by Leslie kelly
Bill Powers didn’t get a lot of encouragement when he began exploring the possibility of growing grapes organically back in the 1980s.
“First thing I did was call the county extension office and ask who I could talk to about it and they told me there wasn’t a soul who could help me out,” said Powers, his soft accent showing his Southern roots.
Then, he connected with Walter Clore. The man who’s often referred to as the father of Washington wine assured Powers that he was making a smart move. “He said everybody was growing everything organically before 1949,” Powers recalled.
That initial encouragement was the beginning of a long friendship, planted on those first organic vines, but flowering out of mutual respect and shared background. Clore, whose groundbreaking growing trials at Washington State University jump-started the planting of vinifera grapes in the state, also hailed from Oklahoma.
“He had such charisma. If he had been a preacher, he would have been as big as Billy Graham,” said Powers, who started his wine industry career as a contract grower for Chateau Ste. Michelle before starting his own Badger Mountain and Powers Winery in 1988.
Powers agricultural roots go back to western Oklahoma, where he began farming when he was just 18. Ten years and one dramatic drought later, he started looking for greener pastures. He moved to the Columbia Basin in 1957 and became a fruit tree farmer. “Back then, plenty of people made a good living and sent their kids to college growing apples,” he said.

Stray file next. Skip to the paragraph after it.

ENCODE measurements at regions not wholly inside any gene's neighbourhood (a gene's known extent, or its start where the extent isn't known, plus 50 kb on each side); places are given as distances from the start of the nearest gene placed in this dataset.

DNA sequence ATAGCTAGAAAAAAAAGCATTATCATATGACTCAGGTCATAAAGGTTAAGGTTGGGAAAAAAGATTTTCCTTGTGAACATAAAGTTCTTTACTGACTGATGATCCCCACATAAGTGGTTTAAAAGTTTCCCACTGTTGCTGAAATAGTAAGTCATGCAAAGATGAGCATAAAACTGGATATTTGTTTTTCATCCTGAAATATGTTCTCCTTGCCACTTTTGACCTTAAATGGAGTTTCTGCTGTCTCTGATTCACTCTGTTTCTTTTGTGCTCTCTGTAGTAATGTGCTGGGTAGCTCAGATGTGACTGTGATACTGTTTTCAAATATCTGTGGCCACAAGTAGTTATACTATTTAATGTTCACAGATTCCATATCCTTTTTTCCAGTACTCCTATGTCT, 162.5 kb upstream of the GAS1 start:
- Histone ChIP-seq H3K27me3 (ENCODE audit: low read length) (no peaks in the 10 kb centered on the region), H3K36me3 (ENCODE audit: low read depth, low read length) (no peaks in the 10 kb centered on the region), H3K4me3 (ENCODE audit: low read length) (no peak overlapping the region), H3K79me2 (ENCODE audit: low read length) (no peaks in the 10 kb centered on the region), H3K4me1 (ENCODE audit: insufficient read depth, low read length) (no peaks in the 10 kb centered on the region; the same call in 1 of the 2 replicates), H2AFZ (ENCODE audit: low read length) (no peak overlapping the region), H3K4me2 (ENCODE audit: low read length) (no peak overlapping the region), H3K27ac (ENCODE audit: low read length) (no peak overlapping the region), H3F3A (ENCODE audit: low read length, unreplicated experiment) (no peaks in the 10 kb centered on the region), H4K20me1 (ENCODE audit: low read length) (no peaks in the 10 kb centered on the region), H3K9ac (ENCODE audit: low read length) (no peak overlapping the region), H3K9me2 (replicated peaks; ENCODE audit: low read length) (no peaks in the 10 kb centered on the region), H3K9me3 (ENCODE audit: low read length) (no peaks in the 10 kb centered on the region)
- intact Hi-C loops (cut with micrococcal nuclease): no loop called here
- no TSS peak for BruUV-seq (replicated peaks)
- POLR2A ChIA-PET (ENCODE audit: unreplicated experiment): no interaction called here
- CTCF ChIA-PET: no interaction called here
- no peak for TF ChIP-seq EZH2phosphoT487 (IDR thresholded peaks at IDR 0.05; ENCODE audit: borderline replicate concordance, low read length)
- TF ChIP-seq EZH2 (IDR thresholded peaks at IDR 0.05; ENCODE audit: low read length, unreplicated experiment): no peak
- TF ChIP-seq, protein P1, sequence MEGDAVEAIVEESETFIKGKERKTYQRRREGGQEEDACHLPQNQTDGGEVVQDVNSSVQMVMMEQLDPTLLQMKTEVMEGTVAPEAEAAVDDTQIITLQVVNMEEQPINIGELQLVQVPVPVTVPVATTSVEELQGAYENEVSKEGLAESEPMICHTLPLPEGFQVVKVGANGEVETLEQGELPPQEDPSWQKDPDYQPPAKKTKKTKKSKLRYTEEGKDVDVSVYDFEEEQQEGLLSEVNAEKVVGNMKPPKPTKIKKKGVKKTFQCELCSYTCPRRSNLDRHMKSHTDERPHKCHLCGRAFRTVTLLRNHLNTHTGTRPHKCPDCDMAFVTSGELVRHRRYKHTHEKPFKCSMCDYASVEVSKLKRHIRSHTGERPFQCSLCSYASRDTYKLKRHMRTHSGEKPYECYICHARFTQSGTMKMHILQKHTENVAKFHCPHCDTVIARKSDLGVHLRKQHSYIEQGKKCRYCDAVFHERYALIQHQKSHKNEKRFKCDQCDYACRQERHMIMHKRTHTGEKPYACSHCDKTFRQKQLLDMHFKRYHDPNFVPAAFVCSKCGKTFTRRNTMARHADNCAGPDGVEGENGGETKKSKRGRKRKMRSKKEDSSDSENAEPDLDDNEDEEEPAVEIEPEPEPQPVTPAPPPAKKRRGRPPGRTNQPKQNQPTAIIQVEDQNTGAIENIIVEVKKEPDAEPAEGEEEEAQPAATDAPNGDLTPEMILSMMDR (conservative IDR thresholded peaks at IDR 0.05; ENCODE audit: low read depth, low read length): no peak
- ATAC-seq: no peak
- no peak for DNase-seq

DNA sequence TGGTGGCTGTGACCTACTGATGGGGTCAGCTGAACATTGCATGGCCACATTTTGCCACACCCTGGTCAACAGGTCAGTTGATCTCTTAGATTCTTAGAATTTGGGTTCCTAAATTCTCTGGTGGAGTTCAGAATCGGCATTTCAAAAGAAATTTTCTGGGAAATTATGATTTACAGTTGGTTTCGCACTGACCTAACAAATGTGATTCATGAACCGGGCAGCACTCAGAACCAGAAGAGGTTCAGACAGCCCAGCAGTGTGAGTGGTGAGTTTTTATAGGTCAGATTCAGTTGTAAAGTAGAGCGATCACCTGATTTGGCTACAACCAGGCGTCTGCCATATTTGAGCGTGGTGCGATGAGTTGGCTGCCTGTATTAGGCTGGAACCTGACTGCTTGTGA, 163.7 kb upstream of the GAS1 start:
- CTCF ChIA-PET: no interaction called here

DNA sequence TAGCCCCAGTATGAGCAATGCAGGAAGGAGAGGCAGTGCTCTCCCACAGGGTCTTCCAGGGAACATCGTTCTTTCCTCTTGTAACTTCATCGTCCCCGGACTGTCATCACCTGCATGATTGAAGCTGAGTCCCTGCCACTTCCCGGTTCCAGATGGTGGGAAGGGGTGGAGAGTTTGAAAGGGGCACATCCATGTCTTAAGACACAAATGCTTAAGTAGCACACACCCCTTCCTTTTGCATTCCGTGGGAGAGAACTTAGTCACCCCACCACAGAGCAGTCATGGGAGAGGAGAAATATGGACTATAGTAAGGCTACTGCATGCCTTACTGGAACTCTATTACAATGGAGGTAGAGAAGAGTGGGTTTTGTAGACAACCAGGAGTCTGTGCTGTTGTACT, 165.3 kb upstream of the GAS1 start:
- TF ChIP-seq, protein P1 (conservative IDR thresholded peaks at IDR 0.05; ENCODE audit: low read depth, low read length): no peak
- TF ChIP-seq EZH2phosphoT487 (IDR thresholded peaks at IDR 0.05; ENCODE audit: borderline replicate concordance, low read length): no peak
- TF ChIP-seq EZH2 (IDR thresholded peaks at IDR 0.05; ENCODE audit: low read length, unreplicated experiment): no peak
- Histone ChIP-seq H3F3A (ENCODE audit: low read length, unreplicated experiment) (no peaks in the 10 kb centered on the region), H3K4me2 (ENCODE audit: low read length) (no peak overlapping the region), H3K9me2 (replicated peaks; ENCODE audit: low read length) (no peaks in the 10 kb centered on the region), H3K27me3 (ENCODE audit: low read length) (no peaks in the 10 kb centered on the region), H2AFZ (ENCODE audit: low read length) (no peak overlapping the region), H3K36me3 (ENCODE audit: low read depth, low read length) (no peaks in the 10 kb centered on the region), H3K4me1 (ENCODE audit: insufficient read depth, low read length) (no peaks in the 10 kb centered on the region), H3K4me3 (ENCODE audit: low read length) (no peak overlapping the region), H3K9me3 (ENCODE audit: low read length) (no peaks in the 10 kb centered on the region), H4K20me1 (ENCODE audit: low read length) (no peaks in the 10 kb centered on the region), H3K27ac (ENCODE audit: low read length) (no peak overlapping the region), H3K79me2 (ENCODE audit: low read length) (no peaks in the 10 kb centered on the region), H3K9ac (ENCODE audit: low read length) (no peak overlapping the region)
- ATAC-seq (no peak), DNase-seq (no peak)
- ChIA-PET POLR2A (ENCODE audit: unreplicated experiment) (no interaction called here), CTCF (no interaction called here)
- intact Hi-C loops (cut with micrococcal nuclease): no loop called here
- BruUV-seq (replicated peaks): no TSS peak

During a labor shortage, the newly developed mechanical grape harvester got Powers thinking about making a switch. “I went to the local library and looked up every winery in the state and sent them faxes asking if they’d be interested in buying grapes,” he said.
He bought 80 acres near Kennewick, attracted by its drainage and the proximity to good schools for his kids. His son Greg was 16 when Powers got into the wine business and almost 30 years later, he runs the place, producing 70,000 cases of a long list of varietals that are sold in 46 states as well as Japan and Great Britain.
While his son is the winemaker – “He’s the man,” said Powers – the 85-year-old father still comes into work every day. “My house is about 100 yards from the office,” he said.
But it’s in the vineyards that he feels most at home. With careful tending by Powers and two longtime employees, those organic vines have improved over time, he said. “We have a big advantage being in a desert, where you don’t have to worry about humidity,” Powers said. “And the pests that cause the most problems, the leaf hoppers and spider mites, well, they aren’t a problem because when you stop using chemicals to kill them, you stop killing the good bugs, too.”
One of the original members of the Washington Association of Wine Grape Growers, Powers was honored with a lifetime achievement award from that organization in 1997. In 2010, he was inducted into the Legends of Wine Hall of Fame at the Walter Clore Wine and Culinary Center, cited as an “organic pioneer.”
The Powers were also on the cutting edge of the move to put premium quality wine into alternative packaging. Its box wines have received shout-outs from The San Francisco Chronicle and on CNN.
When it comes to sipping a glass of wine or two with dinner, Powers said he drifts back and forth between Riesling and Cabernet Sauvignon. But he wasn’t always a wine fan.
“The very first time I tried wine it was something awful like white port,” Powers said, laughing. “I couldn’t even look at wine without shuddering for about 20 years. I’m glad I learned to appreciate it.”
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